By Katie Mowery,
Director, Content Strategy at Clarity Insights

AI adoption is not enough. Preparing to scale AI is essential to success today.

Editors Note: Clarity Insights is a part of Accenture Applied Intelligence

Artificial intelligence is a frequently discussed topic as part of technology considerations - whether for customer service applications, call center improvements, robotics, or predictive modeling. It covers a wide range of capabilities that address numerous department-specific needs through both general or industry-specialized platforms and services. But with more widespread availability, AI can also be more disjointed and less effective, becoming siloed between business units or as new offerings conflict with or become redundant to those already in use.

Companies no longer can applaud themselves on the acceptance or adoption of AI alone; if an investment in AI is still in the proof of concept (POC) stage, the potential for ROI is still largely untapped. Most likely, that means stakeholders are still dipping their toes in the water, reluctant to dedicate the resources needed to leverage the scalability of an AI initiative in the enterprise. Underestimating the amount of time, talent or executive direction that an AI program requires can short circuit the process needed for the real value of AI to be unleashed. 

Moving from adoption to scaling AI is where you’ll want to set your attention. Accenture Applied Intelligence research shows that only 15-20% of companies have made this leap: therein lies the opportunity for businesses to reap the advantages of being a first mover (or at least ahead of the competition). 

But you can’t sit on it long: three out of four execs understand they need to scale AI across the organization to stay competitive—and in business entirely. This knowledge is motivating, and it also means a large majority are preparing to take AI more seriously than ever. How can business leaders get started, today?

  1. Remember that innovations rely on innovators. AI is a team sport, and the more formalized this insight becomes through organizational structure, the better equipped companies will be to scale AI from an operational standpoint. This means moving from IT-led trials to multi-disciplinary teams led by a C-Suite counterpart: Chief AI, Data or Analytics Officer.  
  2. AI = Growth. Based on the research referenced above, 84% of C-Suite respondents believe they must leverage AI to achieve their growth goals; yet 76% also acknowledge they struggle when it comes to scaling AI across the business. The challenge is ripe with opportunity, while also highlighting the important role AI plays: unlike some technology that exists to “keep the lights on”, AI can be a strong revenue driver. When operationalized properly, AI will not only make things run smoother than before, it has the potential to open entirely new lines of business and ways of working that will change how you view your business.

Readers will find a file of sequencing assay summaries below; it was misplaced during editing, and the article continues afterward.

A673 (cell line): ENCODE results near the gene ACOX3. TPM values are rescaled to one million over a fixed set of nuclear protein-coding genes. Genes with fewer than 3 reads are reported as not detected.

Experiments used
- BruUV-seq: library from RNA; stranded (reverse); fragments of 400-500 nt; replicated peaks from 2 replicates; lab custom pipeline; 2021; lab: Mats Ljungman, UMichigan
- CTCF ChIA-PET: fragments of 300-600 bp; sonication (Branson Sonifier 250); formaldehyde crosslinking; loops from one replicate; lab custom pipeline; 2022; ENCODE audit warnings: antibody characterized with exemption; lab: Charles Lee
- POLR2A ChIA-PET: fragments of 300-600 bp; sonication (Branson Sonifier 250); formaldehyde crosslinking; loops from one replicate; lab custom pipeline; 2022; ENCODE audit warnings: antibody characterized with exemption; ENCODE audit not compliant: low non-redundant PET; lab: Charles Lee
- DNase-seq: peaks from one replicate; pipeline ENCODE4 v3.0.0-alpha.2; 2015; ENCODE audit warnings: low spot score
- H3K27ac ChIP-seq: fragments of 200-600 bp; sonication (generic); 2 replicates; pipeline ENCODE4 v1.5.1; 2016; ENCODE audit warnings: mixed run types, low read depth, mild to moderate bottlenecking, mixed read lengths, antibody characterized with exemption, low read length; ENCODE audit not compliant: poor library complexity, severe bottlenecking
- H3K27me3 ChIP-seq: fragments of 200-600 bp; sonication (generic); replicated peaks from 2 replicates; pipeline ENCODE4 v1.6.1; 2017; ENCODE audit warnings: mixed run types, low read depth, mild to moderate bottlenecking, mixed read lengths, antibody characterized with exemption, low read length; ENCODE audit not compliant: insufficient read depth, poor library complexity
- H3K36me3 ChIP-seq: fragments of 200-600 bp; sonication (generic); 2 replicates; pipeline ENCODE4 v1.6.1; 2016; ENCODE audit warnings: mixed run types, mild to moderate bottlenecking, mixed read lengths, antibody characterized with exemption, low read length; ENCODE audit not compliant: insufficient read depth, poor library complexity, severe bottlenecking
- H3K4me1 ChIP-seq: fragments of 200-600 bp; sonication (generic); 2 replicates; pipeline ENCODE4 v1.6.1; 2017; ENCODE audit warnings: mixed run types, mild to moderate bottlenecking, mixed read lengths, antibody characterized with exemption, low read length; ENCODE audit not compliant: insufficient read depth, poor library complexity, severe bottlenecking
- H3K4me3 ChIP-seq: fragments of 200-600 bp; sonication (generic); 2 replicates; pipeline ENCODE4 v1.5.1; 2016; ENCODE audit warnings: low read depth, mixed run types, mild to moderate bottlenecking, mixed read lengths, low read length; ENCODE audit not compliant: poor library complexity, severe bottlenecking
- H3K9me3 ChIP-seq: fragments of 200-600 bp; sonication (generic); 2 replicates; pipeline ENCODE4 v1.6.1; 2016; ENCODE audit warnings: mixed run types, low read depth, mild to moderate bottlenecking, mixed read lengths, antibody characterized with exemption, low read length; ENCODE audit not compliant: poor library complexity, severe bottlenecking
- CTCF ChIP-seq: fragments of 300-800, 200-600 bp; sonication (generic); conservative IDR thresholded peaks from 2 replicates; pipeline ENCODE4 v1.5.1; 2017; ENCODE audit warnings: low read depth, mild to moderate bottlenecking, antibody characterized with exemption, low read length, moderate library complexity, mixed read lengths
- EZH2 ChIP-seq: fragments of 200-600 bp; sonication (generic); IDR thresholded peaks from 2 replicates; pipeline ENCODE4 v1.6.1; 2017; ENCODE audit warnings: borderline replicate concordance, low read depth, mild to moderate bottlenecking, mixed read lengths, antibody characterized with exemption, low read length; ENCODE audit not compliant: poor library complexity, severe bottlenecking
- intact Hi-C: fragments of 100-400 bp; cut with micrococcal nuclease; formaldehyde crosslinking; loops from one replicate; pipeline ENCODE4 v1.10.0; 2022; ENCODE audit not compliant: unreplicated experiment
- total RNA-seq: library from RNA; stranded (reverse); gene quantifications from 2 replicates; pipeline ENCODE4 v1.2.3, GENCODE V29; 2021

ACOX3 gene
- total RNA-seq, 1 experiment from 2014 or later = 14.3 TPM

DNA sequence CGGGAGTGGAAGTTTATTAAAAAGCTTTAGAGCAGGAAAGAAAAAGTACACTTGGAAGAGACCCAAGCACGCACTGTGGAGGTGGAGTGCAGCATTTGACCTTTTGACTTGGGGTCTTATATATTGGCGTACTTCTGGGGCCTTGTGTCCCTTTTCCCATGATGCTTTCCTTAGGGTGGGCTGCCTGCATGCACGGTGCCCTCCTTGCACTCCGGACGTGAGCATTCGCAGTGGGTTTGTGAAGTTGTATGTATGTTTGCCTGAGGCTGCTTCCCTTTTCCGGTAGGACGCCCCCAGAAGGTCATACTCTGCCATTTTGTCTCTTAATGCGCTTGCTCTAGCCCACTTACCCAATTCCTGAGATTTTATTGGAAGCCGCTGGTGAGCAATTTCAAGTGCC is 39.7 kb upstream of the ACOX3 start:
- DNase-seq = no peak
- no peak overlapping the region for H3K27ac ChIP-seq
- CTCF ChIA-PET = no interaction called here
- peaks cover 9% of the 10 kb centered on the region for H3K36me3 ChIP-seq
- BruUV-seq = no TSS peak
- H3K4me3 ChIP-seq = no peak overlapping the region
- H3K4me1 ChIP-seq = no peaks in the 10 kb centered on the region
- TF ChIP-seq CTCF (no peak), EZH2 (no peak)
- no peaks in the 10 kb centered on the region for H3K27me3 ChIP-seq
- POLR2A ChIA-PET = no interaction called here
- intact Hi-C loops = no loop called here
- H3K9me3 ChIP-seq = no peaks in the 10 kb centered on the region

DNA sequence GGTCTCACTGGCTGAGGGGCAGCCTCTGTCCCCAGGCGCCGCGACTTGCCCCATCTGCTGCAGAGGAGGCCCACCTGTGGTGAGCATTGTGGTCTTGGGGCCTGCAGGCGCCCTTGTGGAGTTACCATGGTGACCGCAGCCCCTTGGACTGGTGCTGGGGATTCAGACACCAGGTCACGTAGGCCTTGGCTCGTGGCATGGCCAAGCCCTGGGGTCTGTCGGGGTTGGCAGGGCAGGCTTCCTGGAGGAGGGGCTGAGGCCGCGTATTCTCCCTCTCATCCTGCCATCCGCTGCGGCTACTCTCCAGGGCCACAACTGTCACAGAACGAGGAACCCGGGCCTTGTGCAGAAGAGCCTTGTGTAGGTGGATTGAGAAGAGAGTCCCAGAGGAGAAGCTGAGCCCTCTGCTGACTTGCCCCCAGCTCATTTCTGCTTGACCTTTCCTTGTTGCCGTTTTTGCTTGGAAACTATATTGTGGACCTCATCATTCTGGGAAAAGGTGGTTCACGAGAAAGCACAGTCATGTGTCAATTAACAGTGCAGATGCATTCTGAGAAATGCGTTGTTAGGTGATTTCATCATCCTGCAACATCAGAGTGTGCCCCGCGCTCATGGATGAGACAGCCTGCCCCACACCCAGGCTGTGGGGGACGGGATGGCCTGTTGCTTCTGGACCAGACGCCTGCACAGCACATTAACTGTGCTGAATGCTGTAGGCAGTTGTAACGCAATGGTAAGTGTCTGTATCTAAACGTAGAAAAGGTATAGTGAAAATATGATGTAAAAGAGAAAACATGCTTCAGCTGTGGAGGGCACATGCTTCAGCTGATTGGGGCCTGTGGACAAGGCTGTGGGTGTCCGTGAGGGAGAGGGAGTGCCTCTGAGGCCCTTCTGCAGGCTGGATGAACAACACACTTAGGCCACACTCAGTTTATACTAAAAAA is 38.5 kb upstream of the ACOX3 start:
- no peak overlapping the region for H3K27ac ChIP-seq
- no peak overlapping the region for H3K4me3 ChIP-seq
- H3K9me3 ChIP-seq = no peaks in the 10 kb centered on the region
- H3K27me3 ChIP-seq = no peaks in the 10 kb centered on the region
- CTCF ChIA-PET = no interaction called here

3. Make the CEO an evangelist. If you’re looking to double or even triple your return on AI, the CEO must take an active role in setting the strategy of data teams and ensuring their intel maps to company goals—and, vice versa, that goals are informed by data routinely assessed. Not only does CEO involvement in AI initiatives signal commitment to these investments, it opens the door to even greater AI integration: where the business is industrialized, through thousands of AI-based models, a data-driven cultural ethos and AI-informed product innovation, to build a digital platform mindset as the foundation of enterprises well-adapted for the future and for market differentiation.
  4. Go predictive. A big leap is taken when businesses move from using AI to power discrete applications like chatbots or for personalization to algorithms that power everyday decision-making and future forecasting. Trust in data at this level requires a data foundation within your organization—your data lakes full of financial, consumer, marketing and inventory data, accessible in the cloud—to be sophisticated and up to date. Master data management, data governance, and data quality controls must be rock solid for AI to work like it should.
  5. Structure data to tune out noise. What exactly is your core data? And how do you access it, readily? Is it part of routine analysis, at the departmental level and for strategic planning? The Accenture Applied Research report found that, perhaps surprisingly, lack of budget was a challenge that fell to the bottom of the list of obstacles for AI implementation. AI is now business critical, so it’s on the C-Suite radar. Those who allocate fewer funds to it do so because of little organizational structure in place to support it. Those who are most successful at scaling AI confidently manage their data—integrating both internal and external sources—so that other data becomes secondary: well classified to reduce overwhelm and create accurate data sets that leadership learns to rely on. 

No matter where your AI adoption currently stands, its return won’t just “happen” over time and by purchasing the right technology. AI that is built to scale promises much, asking much in response: molding organizations with data at the center instead of the periphery, with teams formally trained and leadership taking active oversight of what’s hidden in the insights that AI surfaces. 

If you want to know where your company falls in its preparation to scale AI, let’s talk.


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